Hodge 301

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Hodge 301
ESO-The Stellar Cluster Hodge 301.jpg
Stellar Cluster Hodge 301
Credit: ESO
Observation data (J2000 epoch)
Constellation Dorado
Right ascension 05h 38m 27s[1]
Declination −69° 04′ 26″[1]
Distance 168 kly[1] (51.4 kpc)
Apparent magnitude (V) 11[1]
Physical characteristics
See also: Open cluster, List of open clusters
Hodge 301 (lower right) in the Tarantula Nebula

Hodge 301 is a star cluster in the Tarantula Nebula, visible from Earth's Southern Hemisphere. The cluster and nebula lie about 168,000 light years away, in one of the Milky Way's orbiting satellite galaxies, the Large Magellanic Cloud.

Hodge 301, along with the cluster R136, is one of two major star clusters situated in the Tarantula Nebula, a region which has seen intense bursts of star formation over the last few tens of millions of years. R136 is situated in the central regions of the nebula, while Hodge 301 is located about 150 light years away, to the north west as seen from Earth. Hodge 301 was formed early on in the current wave of star formation, with an age estimated at 20-25 million years old, some ten times older than R136.[2]

Since Hodge 301 formed, it is estimated that at least 40 stars within it have exploded as supernovae, giving rise to violent gas motions within the surrounding nebula and emission of x-rays. This contrasts with the situation around R136, which is young enough that none of its stars have yet exploded as supernovae; instead, the stars of R136 are emitting fast stellar winds, which are colliding with the surrounding gases. The two clusters thus provide astronomers with a direct comparison between the impact of supernova explosions and stellar winds on surrounding gases.[3]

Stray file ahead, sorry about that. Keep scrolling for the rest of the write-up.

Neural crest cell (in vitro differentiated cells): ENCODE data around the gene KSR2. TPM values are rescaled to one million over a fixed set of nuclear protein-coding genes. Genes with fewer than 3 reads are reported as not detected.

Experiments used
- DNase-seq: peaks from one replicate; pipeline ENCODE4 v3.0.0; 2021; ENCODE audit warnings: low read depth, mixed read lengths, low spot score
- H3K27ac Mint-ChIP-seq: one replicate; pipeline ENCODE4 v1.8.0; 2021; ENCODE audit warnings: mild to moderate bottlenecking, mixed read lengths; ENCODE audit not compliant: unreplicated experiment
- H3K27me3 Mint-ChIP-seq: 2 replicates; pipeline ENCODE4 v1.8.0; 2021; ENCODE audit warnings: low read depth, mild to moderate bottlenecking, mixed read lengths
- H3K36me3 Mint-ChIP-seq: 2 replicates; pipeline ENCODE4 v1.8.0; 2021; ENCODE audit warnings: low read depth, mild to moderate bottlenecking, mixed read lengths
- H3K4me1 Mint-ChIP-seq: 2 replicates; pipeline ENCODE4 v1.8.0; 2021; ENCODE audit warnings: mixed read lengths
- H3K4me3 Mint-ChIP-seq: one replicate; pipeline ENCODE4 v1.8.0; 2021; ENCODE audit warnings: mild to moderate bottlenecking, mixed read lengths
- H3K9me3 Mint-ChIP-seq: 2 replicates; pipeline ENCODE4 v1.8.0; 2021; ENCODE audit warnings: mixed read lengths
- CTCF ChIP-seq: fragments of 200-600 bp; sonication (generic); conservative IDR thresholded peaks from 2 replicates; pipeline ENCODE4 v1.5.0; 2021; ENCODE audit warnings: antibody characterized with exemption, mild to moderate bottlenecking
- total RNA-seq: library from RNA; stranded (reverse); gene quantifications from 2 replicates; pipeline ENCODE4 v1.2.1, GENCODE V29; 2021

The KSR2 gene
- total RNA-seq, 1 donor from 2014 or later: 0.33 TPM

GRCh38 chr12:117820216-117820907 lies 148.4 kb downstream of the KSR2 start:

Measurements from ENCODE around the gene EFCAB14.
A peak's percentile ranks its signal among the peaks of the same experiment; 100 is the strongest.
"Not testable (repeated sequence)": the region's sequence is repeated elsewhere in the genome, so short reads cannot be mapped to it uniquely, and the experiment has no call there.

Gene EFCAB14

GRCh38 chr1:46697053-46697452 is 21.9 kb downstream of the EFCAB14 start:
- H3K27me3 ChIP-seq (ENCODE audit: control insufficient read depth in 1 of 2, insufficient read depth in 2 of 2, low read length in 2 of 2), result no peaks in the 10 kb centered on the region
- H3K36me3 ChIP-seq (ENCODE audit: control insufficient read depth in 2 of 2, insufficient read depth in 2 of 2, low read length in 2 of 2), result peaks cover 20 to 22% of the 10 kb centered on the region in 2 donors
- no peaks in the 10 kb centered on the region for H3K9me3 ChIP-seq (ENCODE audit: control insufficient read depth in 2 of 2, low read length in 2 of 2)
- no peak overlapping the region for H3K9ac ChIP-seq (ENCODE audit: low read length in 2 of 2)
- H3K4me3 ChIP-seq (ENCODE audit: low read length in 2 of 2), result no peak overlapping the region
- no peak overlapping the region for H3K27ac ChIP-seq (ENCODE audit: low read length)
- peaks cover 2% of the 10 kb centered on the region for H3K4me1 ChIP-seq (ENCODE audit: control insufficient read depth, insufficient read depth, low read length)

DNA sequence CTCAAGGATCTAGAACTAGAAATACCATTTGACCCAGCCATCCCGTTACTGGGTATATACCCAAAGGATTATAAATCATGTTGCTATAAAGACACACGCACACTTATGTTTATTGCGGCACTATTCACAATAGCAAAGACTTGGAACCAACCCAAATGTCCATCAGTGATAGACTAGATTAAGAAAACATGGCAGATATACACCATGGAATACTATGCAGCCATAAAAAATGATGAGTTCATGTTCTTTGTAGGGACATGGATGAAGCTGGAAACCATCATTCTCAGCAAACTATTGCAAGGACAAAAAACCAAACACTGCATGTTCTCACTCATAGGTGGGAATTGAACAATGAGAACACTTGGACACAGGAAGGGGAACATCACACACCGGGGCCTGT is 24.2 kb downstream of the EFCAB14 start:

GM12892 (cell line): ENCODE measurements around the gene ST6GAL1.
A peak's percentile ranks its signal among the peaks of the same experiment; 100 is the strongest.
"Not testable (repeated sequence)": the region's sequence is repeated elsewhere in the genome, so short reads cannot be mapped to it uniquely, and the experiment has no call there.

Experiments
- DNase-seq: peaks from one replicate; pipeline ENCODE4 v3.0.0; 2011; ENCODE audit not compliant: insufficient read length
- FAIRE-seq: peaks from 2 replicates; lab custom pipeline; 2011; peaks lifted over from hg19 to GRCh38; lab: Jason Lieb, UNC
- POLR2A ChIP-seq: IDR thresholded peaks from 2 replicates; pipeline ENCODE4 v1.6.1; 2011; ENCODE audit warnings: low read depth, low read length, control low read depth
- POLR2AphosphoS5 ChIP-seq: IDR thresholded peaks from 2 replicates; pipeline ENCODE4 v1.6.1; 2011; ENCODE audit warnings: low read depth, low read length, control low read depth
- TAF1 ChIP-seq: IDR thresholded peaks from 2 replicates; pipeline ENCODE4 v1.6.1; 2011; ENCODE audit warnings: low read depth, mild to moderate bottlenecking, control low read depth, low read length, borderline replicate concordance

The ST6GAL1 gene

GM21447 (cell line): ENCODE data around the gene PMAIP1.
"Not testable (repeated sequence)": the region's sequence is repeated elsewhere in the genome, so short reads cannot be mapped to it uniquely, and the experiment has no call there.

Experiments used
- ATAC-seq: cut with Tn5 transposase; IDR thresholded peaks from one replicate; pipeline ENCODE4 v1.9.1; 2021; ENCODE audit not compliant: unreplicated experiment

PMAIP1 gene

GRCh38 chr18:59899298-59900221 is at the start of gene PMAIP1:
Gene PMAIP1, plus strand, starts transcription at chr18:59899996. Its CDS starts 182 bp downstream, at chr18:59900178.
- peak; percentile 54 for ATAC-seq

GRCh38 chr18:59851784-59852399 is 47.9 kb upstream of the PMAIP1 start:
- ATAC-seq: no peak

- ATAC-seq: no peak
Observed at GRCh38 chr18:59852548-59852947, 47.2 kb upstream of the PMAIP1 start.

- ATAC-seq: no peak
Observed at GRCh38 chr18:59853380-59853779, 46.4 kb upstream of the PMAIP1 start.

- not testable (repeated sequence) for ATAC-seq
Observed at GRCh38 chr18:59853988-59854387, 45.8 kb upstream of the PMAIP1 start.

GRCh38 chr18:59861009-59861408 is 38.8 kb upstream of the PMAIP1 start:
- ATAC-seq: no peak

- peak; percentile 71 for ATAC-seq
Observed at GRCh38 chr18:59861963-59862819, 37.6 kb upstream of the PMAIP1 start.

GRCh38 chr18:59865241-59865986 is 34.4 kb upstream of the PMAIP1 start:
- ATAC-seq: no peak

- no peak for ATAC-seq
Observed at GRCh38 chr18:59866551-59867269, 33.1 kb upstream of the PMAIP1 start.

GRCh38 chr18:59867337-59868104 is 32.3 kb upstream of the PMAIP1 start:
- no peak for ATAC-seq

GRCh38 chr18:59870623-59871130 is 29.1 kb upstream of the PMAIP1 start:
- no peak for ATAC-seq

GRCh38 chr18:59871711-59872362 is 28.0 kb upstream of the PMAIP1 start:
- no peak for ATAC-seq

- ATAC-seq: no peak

References[edit]

  1. ^ a b c d "Hodge 301". The Hubble Heritage Project. NASA. April 1, 1999. Retrieved 2010-03-25. 
  2. ^ Grebel, Eva K.; Chu, You-Hua (February 2000). "Hubble Space Telescope Photometry of Hodge 301: An "Old" Star Cluster in 30 Doradus". The Astronomical Journal 119 (2): 787–799. arXiv:astro-ph/9910426. Bibcode:2000AJ....119..787G. doi:10.1086/301218. 
  3. ^ Chu Y-H., Grebel E.K., Bomans D.J., Smith R.C., & Yang H. (1996), The Violent Interstellar Medium in the Giant HII Region 30 Doradus, Astron. Gesellschaft Abstract Series, v.12, p.207

External links[edit]